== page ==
FTSE 100 CEOs see pay decrease by almost 20% after calmer than expected 2017 AGM season
21 August 2017
- Median CEO pay package down by almost 20%;
- Bonus pay-outs are down and 10% of companies have reduced pension allowances for new executive appointments;
- Increase in the number of shares directors are required to hold;
- 91% of companies received more than 80% votes in support of their remuneration.
The median pay of FTSE 100 chief executives has fallen by almost 20% from £4.3 million in 2016 to £3.5 million this year, according to a preview of Deloitte’s annual FTSE 100 executive remuneration report.
The median salary increase remains at around 2%, as it has for the last few years. However, the number of CEOs receiving an increase in excess of three per cent has halved since 2016.*
Stephen Cahill, vice chairman at Deloitte, said: “The fall in executive pay demonstrates that remuneration committees are making a real effort to address shareholder concerns. This is the first cycle where the legislation introduced in 2013 and primarily voted on during the 2014 AGMs will have taken effect. It seems to show that the current legislation is working.”
Bonuses and long-term incentives
The median bonus opportunity of 150% of salary has remained steady in FTSE 100 companies since 2007. However, in the top 30 companies, over the past four years the median bonus opportunity has fallen from 200% to 185% of salary.
The median potential long-term award has also fallen from 235% to 225% of salary for executive directors in FTSE 100 companies. For the CEOs of the largest companies, the fall in the long-term potential award is more significant, with a decrease of almost 10% from a median of 400% two years ago to 365% this year.
Cahill commented: “We are beginning to see signs that overall pay may be falling, particularly in the largest companies. Alongside the decrease in incentive potential, companies are also beginning to respond to shareholder concerns about pension, with over 10% of companies reducing the pension provision for new executive appointments. Shareholder pressure to simplify remuneration arrangements also accounts for some of this change. For some companies, consolidating a number of different incentive plans has resulted in a decrease in the overall quantum.”
Actual bonus pay-outs in respect of performance are also slightly lower this year at 71% of maximum compared with 77% last year. Long-term awards pay out at a lower level than the annual bonus. Awards made in 2014 have typically paid out between 10% and 60% of maximum with a median of 40% and a quarter of these awards did not pay out at all.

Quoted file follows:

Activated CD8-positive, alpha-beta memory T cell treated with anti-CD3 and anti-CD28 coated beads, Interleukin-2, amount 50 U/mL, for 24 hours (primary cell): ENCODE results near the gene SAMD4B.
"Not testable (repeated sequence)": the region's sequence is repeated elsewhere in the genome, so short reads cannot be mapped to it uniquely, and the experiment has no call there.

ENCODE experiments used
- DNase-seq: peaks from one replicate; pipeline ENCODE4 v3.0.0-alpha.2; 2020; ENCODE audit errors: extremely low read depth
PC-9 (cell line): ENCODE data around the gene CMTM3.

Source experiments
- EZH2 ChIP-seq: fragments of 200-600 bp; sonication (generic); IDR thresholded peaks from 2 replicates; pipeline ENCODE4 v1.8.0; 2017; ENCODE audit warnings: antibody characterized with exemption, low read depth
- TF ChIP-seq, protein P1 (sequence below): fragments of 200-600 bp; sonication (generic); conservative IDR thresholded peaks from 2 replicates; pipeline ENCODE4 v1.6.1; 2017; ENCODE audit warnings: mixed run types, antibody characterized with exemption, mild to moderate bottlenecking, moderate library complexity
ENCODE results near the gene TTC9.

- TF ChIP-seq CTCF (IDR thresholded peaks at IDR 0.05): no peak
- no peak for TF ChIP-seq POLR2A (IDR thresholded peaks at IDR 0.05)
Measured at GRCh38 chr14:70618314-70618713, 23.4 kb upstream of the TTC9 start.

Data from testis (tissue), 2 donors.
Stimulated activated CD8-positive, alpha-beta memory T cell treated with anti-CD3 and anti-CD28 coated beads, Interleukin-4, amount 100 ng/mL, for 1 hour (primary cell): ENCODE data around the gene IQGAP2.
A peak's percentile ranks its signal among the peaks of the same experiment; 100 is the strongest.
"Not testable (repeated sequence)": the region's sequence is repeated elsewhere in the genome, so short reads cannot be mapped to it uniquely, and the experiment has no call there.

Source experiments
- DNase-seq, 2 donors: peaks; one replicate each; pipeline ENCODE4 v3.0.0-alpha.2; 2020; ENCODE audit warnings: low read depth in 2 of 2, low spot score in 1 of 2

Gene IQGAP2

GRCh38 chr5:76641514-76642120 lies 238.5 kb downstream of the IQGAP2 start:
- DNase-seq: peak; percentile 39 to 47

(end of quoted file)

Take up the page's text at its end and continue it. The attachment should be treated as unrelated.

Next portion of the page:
Improving remuneration policies
In the last four years, over half of FTSE 100 companies have increased the number of shares they expect their directors to hold. These guidelines are designed to more closely tie executive salary with the profitability of the companies.
CEOs are now typically expected to hold shares with a value of 2.5 x salary, rising to 4 x salary in the top 30 companies. In fact, directors often hold shares in excess of these guidelines, with half of CEOs and a third of executive directors holding shares with a value of more than 500% of salary.
It is now commonplace for incentive plan awards to be paid in shares which must be held for a number of years. In four out of five FTSE 100 companies any annual bonus earned is partly paid in shares which are not typically released for three years. In three out of five companies, participants will receive no shares from long-term plans for at least five years. Alongside this, companies are introducing stronger measures to enable them to clawback incentive awards in certain circumstances, after they have been paid.
All of these changes are designed to better align directors’ pay with the experience of the shareholders. As a result, 91% of companies received more than 80% of votes in support of their remuneration report, with just one company failing to secure a majority.
Cahill commented: “During the four years since the Government introduced new disclosure requirements, we have seen a very welcome improvement in the level of engagement between companies and their shareholders. With many companies renewing their policies this year we are seeing further moves to incorporate the best practice provisions shareholders now expect. This has meant that, despite predictions of a stormy AGM season, most companies have received a high level of support from their shareholders.”
Cahill concluded: “The current framework is working well and we do not believe further regulation is needed to move things forward. Any future changes, if required, would be better encouraged through the Corporate Governance Code, ensuring that companies have sufficient flexibility to make changes that best support the overall aims of the business.”
Note to editors
* Excluding the number of recent appointments where there are planned increases to bring the salary to market levels.
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